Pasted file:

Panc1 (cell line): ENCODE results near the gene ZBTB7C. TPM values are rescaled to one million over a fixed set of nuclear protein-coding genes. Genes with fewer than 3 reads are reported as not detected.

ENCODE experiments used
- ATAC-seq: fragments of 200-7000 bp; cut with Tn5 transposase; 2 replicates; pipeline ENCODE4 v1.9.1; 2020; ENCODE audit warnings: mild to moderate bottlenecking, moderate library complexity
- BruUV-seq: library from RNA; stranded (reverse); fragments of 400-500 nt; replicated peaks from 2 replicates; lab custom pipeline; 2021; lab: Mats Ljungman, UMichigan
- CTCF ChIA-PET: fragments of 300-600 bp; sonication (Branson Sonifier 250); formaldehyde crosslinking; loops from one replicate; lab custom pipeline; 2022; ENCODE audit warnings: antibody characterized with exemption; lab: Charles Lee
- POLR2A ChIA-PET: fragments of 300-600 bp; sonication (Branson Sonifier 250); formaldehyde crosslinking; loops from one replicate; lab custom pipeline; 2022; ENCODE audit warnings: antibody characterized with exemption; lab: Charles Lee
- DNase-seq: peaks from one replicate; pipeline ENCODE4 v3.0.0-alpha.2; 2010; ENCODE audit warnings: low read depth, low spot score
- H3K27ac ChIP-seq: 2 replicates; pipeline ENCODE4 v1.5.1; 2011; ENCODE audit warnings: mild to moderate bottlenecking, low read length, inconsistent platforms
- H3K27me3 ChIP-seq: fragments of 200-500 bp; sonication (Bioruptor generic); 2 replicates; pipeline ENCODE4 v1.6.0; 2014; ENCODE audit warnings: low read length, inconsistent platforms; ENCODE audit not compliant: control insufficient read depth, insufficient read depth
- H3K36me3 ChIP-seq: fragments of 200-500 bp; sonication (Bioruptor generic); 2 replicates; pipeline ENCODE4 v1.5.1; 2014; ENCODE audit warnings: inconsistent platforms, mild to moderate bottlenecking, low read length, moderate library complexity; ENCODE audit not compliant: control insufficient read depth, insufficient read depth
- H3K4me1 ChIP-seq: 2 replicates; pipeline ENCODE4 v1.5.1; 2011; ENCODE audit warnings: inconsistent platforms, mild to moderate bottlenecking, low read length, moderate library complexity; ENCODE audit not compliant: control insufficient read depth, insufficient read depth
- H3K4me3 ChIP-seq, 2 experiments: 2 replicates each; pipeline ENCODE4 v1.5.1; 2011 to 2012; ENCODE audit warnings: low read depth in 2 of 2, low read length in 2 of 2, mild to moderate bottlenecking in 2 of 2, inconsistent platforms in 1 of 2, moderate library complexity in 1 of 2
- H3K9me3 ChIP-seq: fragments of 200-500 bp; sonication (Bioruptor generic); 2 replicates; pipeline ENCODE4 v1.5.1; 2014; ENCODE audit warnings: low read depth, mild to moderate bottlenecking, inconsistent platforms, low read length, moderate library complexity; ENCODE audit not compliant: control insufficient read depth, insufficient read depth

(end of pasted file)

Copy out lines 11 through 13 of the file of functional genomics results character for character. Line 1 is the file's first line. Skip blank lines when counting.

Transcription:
- H3K4me1 ChIP-seq: 2 replicates; pipeline ENCODE4 v1.5.1; 2011; ENCODE audit warnings: inconsistent platforms, mild to moderate bottlenecking, low read length, moderate library complexity; ENCODE audit not compliant: control insufficient read depth, insufficient read depth
- H3K4me3 ChIP-seq, 2 experiments: 2 replicates each; pipeline ENCODE4 v1.5.1; 2011 to 2012; ENCODE audit warnings: low read depth in 2 of 2, low read length in 2 of 2, mild to moderate bottlenecking in 2 of 2, inconsistent platforms in 1 of 2, moderate library complexity in 1 of 2
- H3K9me3 ChIP-seq: fragments of 200-500 bp; sonication (Bioruptor generic); 2 replicates; pipeline ENCODE4 v1.5.1; 2014; ENCODE audit warnings: low read depth, mild to moderate bottlenecking, inconsistent platforms, low read length, moderate library complexity; ENCODE audit not compliant: control insufficient read depth, insufficient read depth